Welcome to Destination West

Sunday 20 October 2019

the fourth edition of the West Auckland Heritage Conference

2019 programme 

Atkinson House by Tibor Donner, 1947
Image: View of Auckland Tramping Club members on a launch off Onehunga, 1942. Photographer: Isabel Hooker. J. T. Diamond Collection, JTD-19k-03087
9:30 am – Registration opens
10:00 am – Mihi and welcome followed by opening address by Sandra Coney
10:10am – Key note presentation by Graeme Murdoch: He Haerenga Tawhito – early Maori ancestral journeys in West Auckland.
10:45am – Key note presentation by Robyn Mason – Sailing West into history, the mystery and the myths of Henry Swan – the hermit of Henderson Creek.
11:30am – Key note presentation by Isaac McIvor and Larry Paul – The Rescue of The Daring
12.15 – Lunch & networking
2:30 pm – End event by Sam Sampson: 1969: A Constant Flow of Light
3:00 pm – Blessing and closing with wine and nibbles

KEYNOTE SPEAKERS  – Titirangi War Memorial Hall

10:15 am
Greame Murdoch
Graeme Murdoch – He Haerenga Tawhito – early Maori ancestral journeys in West Auckland.

Graeme Murdoch’s presentation will discuss early Maori ancestral journeys undertaken in West Auckland by Kupe mai Tawhiti, Toi Te Huatahi and Rakataura of the Tainui waka, as remembered in local traditions and place names.

10:45 am
Robyn Mason -
Robyn Mason – Sailing West into history: the mystery and the myths of Henry Swan – the hermit of Henderson Creek

Auckland’s oddest architectural relic stands in a grassy hollow beside Central Park Drive in Henderson. Marooned in a swathe of green, the partially buried Swan’s Arch keeps vigil to the secrets of its maker – Henry C. Swan ‘the hermit of Henderson Creek’ – the English solicitor-sailor who for 30 years lived nearby aboard his Charles Bailey yacht Awatea at the beginning of the 20th century. He was inspiration to a local girl who became a world recognised scientist, provided the basis for one of Maurice Shadbolt’s finest novels, and his mysterious life generated an urban legend. Local historian Robyn Mason sorts fact from fantasy in the story of Mr Swan.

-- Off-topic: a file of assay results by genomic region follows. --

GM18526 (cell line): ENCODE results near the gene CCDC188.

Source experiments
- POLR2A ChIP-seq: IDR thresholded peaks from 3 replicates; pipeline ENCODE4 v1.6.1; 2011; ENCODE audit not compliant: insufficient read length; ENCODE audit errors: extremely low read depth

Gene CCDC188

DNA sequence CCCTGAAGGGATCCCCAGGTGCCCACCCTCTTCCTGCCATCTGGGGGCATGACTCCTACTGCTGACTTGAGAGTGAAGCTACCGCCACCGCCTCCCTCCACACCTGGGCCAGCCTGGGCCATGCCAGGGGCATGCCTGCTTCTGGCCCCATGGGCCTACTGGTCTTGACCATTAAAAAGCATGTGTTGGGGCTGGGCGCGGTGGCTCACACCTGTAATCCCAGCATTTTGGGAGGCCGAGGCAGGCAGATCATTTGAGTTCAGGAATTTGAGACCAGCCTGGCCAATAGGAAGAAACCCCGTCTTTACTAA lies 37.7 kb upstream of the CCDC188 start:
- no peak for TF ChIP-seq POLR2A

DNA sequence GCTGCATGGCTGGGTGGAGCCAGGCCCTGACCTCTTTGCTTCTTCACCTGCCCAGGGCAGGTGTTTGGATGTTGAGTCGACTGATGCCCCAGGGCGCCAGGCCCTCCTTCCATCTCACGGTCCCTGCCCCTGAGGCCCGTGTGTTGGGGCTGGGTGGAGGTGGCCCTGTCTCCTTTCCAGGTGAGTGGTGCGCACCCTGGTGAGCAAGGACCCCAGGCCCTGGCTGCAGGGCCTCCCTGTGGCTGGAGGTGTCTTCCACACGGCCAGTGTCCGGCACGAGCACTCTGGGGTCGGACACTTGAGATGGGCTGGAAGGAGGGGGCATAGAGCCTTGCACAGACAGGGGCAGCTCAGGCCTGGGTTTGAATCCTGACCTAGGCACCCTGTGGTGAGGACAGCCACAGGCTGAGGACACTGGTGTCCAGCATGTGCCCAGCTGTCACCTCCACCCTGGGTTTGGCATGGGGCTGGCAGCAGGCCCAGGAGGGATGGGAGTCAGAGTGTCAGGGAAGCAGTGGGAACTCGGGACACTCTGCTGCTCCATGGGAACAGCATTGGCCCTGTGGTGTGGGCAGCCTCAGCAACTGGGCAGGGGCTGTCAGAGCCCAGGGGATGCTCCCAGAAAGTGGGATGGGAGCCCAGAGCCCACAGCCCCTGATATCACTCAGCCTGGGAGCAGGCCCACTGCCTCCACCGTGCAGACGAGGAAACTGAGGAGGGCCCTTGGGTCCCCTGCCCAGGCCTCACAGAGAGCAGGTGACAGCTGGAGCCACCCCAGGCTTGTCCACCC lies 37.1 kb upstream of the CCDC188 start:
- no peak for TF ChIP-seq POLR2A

11:30 am
Isaac McIvor and Larry Paul
Isaac McIvor and Larry Paul – The Rescue of The Daring

Isaac McIvor is conditionally enrolled as a doctoral student at the University of Waikato. He recently left his position as Archaeologist at Heritage New Zealand Pouhere Taonga. In this position, Isaac, played a leading role in managing the archaeological site of the wrecked 1863, New Zealand built, schooner named Daring, at Te Oneone Rangatira (Northern Muriwai), South Head. Isaac will present on the collaborative project that had the purpose of preserving this nationally significant piece of New Zealand maritime heritage, including its identification, recording, excavation and relocation. Larry is the project coordinator and social media member of the Daring Rescue Group as well as the skipper of the classic yacht Waitangi, having sailed on her since she returned to New Zealand from Melbourne in 2003.

AFTERNOON SESSIONS – at three locations

Heading West

Titirangi Community House

Rest Stops

Titirangi Library

Creative Journeys

Te Uru

1 pm
Sandra Coney

Sandra Coney – Who were Piha’s kauri bushmen?